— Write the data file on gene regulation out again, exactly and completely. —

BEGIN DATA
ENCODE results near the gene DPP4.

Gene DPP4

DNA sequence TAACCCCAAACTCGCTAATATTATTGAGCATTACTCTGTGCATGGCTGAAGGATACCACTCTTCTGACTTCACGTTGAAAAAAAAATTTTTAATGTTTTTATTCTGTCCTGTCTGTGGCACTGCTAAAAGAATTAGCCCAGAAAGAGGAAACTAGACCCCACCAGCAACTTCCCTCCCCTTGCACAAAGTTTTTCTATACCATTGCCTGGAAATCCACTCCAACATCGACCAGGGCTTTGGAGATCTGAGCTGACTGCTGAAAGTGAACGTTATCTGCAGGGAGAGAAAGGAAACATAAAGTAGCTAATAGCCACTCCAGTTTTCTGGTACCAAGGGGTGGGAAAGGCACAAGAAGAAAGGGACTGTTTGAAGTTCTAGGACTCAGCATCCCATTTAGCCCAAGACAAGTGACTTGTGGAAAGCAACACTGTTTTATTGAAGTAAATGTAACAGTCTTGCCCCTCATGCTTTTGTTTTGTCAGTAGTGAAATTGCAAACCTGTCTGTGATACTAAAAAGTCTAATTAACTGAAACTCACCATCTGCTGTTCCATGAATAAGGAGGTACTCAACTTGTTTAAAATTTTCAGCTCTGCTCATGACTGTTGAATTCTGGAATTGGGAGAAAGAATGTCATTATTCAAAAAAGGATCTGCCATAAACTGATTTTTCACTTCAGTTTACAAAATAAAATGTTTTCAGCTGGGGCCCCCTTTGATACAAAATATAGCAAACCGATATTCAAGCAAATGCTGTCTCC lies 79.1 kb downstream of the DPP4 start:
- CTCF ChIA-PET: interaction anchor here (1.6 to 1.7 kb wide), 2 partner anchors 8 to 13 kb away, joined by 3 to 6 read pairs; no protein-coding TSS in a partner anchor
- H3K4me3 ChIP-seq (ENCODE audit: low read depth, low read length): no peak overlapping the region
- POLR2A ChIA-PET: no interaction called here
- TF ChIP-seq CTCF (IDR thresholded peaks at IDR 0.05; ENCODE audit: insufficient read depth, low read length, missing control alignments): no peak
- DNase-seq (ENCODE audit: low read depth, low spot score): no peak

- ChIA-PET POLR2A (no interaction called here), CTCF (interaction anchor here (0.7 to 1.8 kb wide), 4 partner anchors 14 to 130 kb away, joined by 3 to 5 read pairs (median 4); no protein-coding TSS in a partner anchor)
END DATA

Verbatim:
ENCODE results near the gene DPP4.

Gene DPP4

DNA sequence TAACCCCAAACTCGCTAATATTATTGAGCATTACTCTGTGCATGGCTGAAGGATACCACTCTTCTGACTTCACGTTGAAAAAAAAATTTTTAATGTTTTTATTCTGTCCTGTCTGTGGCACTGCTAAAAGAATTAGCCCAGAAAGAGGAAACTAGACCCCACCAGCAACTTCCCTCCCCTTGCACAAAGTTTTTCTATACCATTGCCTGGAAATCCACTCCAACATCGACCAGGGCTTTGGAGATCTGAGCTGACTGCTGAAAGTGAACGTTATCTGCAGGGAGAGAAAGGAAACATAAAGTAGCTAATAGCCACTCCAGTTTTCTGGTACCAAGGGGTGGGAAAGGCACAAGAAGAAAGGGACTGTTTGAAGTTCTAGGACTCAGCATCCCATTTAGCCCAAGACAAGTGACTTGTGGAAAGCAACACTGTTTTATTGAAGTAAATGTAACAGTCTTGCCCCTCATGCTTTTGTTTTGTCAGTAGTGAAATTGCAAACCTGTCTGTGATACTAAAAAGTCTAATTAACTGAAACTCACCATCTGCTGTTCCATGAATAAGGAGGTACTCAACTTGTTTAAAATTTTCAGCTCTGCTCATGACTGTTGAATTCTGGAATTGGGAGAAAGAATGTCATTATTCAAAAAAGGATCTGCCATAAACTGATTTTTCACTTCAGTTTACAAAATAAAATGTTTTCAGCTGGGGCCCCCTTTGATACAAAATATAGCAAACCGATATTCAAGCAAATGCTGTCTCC lies 79.1 kb downstream of the DPP4 start:
- CTCF ChIA-PET: interaction anchor here (1.6 to 1.7 kb wide), 2 partner anchors 8 to 13 kb away, joined by 3 to 6 read pairs; no protein-coding TSS in a partner anchor
- H3K4me3 ChIP-seq (ENCODE audit: low read depth, low read length): no peak overlapping the region
- POLR2A ChIA-PET: no interaction called here
- TF ChIP-seq CTCF (IDR thresholded peaks at IDR 0.05; ENCODE audit: insufficient read depth, low read length, missing control alignments): no peak
- DNase-seq (ENCODE audit: low read depth, low spot score): no peak

- ChIA-PET POLR2A (no interaction called here), CTCF (interaction anchor here (0.7 to 1.8 kb wide), 4 partner anchors 14 to 130 kb away, joined by 3 to 5 read pairs (median 4); no protein-coding TSS in a partner anchor)